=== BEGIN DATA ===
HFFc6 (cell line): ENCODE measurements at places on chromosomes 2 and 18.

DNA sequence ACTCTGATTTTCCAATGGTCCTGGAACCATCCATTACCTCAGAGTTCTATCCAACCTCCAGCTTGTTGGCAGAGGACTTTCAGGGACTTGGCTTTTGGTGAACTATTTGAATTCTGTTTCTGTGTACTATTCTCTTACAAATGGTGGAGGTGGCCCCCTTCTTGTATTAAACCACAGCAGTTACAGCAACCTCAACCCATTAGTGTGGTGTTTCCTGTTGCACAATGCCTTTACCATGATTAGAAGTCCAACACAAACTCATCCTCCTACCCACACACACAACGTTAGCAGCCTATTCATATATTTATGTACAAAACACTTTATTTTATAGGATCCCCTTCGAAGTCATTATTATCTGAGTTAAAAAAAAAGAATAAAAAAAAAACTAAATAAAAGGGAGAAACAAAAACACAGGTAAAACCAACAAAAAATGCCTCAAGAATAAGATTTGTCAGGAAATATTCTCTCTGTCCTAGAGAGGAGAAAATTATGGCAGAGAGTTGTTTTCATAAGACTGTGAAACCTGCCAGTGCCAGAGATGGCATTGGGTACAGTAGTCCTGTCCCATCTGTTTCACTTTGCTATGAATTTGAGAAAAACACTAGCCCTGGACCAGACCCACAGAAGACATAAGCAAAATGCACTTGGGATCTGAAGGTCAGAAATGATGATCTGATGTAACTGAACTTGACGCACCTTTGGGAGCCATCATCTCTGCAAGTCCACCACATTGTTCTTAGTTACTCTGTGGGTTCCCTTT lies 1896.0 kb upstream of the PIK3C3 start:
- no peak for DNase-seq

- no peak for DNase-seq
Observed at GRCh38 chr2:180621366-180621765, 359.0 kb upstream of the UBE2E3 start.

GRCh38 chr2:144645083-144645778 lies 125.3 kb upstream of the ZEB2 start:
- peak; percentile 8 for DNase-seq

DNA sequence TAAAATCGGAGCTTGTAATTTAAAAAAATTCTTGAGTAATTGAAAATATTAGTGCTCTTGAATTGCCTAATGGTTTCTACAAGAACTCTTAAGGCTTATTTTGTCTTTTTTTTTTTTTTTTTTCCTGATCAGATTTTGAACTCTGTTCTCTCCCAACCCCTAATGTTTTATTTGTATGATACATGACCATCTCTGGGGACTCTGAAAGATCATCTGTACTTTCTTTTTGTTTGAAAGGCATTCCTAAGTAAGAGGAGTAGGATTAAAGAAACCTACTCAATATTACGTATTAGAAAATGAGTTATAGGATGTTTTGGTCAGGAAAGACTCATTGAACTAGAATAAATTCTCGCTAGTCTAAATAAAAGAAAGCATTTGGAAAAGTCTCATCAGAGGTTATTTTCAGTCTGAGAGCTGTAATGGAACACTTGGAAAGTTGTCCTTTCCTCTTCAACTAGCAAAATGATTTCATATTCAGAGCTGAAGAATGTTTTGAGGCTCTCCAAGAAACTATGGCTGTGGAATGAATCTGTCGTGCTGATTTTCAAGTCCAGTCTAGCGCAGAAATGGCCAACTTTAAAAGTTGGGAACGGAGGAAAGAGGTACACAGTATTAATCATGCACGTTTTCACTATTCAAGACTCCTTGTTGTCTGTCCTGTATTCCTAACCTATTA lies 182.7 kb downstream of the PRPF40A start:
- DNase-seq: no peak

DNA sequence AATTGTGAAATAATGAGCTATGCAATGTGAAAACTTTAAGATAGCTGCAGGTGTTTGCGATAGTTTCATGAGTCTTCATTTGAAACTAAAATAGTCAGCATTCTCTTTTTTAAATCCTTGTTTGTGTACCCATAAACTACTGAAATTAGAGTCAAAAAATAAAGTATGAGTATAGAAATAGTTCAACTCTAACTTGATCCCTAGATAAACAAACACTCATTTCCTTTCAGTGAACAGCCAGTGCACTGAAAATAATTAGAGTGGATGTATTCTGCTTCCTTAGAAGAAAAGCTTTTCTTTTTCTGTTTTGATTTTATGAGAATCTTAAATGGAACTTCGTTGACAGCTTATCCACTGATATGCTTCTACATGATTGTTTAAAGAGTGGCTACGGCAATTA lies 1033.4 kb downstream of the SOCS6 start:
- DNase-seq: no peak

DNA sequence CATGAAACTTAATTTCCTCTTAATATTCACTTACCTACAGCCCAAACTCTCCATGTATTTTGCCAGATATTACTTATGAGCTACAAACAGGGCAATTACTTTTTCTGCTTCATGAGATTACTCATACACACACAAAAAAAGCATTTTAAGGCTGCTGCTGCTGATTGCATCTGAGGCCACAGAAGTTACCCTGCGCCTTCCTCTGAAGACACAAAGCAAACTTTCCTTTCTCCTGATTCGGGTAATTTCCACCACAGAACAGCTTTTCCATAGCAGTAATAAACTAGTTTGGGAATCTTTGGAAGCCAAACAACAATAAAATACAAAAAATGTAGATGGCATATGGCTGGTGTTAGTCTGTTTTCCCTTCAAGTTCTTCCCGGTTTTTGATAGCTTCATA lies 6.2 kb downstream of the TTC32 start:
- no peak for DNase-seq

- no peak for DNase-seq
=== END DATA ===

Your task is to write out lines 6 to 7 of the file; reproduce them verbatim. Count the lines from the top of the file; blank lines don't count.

GRCh38 chr2:144645083-144645778 lies 125.3 kb upstream of the ZEB2 start:
- peak; percentile 8 for DNase-seq